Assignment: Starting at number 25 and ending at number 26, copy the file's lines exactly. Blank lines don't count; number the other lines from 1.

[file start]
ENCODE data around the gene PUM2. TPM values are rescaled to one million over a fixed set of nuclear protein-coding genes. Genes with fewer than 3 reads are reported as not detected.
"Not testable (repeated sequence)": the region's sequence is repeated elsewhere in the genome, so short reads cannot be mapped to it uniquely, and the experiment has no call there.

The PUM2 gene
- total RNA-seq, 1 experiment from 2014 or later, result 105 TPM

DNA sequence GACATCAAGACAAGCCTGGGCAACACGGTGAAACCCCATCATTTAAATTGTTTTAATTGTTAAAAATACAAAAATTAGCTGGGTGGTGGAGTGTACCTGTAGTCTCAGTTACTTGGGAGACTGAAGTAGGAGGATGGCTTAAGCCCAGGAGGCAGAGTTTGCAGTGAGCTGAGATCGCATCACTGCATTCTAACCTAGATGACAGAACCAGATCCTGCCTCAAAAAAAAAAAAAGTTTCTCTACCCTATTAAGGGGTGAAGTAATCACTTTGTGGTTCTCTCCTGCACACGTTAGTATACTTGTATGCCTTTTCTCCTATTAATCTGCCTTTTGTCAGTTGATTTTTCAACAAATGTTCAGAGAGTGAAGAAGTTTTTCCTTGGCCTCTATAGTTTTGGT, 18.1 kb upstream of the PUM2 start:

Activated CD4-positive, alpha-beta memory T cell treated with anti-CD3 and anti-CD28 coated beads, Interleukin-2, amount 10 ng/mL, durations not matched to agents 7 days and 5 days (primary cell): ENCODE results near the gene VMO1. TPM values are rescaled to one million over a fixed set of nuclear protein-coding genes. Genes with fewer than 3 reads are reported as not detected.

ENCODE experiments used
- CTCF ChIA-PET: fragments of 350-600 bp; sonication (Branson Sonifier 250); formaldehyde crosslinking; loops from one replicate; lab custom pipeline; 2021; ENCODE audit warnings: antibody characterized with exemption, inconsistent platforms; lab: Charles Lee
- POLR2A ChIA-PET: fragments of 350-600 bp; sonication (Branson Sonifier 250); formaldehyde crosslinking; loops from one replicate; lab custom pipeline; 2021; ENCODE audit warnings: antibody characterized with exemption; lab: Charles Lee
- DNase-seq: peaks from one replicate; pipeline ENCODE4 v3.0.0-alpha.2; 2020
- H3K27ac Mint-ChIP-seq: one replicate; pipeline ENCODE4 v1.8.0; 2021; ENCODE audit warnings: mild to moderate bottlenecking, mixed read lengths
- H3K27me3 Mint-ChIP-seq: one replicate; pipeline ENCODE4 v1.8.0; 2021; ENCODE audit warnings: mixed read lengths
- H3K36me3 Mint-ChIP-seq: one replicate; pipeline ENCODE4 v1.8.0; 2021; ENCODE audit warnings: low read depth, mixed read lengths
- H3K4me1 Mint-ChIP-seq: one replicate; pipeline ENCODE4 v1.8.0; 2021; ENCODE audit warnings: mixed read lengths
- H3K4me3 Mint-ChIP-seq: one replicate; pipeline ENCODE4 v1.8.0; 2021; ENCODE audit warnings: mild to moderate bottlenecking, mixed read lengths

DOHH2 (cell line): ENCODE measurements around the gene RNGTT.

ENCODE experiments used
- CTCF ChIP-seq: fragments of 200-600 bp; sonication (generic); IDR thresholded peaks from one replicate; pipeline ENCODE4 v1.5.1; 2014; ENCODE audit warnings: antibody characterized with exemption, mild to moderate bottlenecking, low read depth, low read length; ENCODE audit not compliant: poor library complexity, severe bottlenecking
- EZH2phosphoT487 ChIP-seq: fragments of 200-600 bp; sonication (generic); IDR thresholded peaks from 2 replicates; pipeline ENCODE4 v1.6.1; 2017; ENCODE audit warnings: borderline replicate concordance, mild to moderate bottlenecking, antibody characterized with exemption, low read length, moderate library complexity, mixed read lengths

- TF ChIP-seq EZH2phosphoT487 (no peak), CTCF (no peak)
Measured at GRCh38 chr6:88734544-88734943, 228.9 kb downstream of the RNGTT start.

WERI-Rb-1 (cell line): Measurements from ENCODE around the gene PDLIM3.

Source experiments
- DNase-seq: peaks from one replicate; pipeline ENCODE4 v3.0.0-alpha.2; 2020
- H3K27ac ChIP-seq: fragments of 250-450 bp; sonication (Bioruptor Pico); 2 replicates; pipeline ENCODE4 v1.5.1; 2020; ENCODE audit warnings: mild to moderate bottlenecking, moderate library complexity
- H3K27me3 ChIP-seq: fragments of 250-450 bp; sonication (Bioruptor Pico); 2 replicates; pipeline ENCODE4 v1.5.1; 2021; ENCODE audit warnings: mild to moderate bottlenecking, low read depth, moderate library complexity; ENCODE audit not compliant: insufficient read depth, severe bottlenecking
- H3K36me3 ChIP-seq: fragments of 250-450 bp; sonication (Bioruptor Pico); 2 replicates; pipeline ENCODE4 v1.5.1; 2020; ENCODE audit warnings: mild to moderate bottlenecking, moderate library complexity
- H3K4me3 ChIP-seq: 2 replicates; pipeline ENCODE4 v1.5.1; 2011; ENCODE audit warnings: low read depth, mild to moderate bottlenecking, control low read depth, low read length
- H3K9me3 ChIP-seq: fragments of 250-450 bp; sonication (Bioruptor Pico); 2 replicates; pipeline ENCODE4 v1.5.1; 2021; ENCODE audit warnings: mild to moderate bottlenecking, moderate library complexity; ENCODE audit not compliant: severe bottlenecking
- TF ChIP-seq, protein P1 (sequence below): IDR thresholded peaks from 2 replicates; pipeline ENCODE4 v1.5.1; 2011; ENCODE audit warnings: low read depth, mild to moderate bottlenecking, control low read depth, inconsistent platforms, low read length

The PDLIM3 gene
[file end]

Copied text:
- H3K27ac ChIP-seq: fragments of 250-450 bp; sonication (Bioruptor Pico); 2 replicates; pipeline ENCODE4 v1.5.1; 2020; ENCODE audit warnings: mild to moderate bottlenecking, moderate library complexity
- H3K27me3 ChIP-seq: fragments of 250-450 bp; sonication (Bioruptor Pico); 2 replicates; pipeline ENCODE4 v1.5.1; 2021; ENCODE audit warnings: mild to moderate bottlenecking, low read depth, moderate library complexity; ENCODE audit not compliant: insufficient read depth, severe bottlenecking